New Hampshire earns ‘F’ for judicial financial disclosure

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The Center for Public Integrity evaluated the disclosure rules for judges in the highest state courts nationwide. The level of disclosure in the 50 states and the District of Columbia was poor, with 43 receiving failing grades, making it difficult for the public to identify potential conflicts of interest on the bench. Despite the lack of information in the public records, the Center’s investigation found nearly three dozen conflicts, questionable gifts and entanglements among top judges around the country. Here’s what the Center found in New Hampshire:

Strengths:

Despite a failing grade, New Hampshire scored better than average and ranked 21st, tied with Oregon.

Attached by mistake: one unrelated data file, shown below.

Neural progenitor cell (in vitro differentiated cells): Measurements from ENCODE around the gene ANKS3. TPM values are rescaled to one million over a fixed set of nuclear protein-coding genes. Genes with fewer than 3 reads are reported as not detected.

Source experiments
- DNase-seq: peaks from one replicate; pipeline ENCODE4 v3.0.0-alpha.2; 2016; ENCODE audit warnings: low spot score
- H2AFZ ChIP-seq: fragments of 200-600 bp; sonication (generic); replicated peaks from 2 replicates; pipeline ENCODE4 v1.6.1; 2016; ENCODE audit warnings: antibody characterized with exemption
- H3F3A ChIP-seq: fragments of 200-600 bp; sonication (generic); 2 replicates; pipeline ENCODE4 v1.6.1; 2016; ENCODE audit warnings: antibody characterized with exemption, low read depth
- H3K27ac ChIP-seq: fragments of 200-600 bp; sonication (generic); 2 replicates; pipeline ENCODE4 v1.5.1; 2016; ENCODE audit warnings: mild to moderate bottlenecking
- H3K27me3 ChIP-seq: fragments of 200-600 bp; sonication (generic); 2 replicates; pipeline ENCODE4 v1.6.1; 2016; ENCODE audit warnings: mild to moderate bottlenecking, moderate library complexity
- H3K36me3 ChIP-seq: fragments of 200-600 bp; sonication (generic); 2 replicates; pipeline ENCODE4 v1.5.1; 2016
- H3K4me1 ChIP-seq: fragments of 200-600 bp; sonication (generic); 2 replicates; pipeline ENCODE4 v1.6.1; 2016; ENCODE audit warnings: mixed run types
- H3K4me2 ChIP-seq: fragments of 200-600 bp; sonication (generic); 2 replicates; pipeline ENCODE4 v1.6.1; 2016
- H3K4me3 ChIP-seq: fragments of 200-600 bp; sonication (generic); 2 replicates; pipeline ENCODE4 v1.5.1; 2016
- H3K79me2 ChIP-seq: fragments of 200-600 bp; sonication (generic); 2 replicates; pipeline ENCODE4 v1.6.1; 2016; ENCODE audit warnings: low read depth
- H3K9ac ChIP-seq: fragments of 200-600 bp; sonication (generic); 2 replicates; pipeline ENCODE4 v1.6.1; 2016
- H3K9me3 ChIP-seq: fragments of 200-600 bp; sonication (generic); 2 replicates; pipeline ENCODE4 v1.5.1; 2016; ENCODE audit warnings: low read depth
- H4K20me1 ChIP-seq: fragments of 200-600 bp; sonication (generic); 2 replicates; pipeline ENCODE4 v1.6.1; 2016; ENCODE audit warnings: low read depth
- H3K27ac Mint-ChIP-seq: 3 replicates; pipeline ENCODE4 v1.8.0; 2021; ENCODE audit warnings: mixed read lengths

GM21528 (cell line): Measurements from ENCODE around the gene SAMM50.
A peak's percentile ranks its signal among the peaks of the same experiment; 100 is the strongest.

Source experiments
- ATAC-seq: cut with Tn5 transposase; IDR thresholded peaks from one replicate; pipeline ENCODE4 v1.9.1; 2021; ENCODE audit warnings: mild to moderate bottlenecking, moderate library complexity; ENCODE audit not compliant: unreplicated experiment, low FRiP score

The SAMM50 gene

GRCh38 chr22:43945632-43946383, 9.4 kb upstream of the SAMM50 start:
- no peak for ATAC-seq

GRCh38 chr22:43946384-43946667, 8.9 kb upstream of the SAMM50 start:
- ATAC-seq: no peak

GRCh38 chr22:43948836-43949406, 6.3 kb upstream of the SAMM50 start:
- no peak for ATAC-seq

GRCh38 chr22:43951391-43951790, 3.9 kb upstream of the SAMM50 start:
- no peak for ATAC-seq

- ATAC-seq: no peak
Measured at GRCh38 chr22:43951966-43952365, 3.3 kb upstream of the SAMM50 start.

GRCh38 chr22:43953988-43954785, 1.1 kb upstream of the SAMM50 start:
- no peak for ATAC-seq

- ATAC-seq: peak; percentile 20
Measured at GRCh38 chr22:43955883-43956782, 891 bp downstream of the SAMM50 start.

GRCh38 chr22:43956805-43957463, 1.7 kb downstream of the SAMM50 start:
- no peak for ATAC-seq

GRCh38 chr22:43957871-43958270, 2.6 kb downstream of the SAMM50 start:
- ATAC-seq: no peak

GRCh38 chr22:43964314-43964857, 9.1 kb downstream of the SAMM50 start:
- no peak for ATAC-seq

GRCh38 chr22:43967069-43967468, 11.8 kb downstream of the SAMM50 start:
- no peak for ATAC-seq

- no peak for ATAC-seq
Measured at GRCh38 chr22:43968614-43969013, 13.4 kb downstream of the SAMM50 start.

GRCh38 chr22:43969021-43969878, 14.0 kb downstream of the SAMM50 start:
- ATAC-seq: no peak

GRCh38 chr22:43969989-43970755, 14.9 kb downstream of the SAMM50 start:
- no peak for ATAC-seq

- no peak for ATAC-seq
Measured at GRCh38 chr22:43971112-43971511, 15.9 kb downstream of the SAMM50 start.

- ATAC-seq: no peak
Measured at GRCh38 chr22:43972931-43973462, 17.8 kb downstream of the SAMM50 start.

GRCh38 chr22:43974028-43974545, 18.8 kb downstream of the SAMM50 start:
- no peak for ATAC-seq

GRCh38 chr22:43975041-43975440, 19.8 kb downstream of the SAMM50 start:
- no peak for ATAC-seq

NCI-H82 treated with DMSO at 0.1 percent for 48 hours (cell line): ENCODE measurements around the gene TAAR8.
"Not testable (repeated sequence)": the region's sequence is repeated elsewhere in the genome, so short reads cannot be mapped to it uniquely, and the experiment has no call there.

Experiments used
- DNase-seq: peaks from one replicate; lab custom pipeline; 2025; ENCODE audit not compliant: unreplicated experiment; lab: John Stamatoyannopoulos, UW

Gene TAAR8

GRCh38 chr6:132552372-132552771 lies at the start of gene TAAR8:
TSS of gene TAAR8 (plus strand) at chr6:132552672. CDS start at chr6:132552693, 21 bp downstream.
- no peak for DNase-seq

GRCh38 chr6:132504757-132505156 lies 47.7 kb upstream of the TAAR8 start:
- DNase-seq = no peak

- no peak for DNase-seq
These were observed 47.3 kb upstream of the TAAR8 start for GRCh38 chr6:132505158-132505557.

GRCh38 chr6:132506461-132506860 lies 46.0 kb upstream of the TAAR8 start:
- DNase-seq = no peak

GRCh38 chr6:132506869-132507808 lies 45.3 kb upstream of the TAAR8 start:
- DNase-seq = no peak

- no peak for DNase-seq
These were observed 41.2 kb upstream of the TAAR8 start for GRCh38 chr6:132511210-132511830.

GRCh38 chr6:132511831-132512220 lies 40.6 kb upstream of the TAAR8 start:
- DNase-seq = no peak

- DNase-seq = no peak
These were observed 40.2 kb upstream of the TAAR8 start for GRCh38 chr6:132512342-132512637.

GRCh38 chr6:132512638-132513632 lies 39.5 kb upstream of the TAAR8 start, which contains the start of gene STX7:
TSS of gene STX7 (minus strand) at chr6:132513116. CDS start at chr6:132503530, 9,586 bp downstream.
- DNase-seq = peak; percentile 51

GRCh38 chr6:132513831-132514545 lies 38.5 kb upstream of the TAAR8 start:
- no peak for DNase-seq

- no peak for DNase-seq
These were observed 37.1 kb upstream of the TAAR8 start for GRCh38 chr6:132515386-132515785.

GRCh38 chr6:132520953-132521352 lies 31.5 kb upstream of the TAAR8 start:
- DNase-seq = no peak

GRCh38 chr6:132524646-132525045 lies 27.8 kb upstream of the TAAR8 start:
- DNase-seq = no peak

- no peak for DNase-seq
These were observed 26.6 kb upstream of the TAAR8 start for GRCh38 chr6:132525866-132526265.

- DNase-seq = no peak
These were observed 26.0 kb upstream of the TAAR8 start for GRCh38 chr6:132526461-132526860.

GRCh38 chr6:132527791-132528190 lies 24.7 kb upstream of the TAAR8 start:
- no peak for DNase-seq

Weaknesses:

The state sets high thresholds for when judges need to report information. Judges must report stock ownership, for example, only if the judge or anyone in the household owned 1 percent or more of all available stock in a company. Judges must disclose reimbursed expenses only if the amount received exceeds the actual cost of the travel or event. The information sought for real estate is also limited: judges must report only the city or town in which the land is located and a description of how the property is used.

Highlights:

New Hampshire’s highest court faced a crisis in 2000, when one justice resigned to avoid criminal charges related to meddling in his own divorce trial and three other judges faced impeachment proceedings for allegations of participating in cases in which they had disqualified themselves due to a conflict of interest. Subsequent reforms led to the formation of a commission that screens candidates for judgeships and gives the governor recommendations for which to nominate.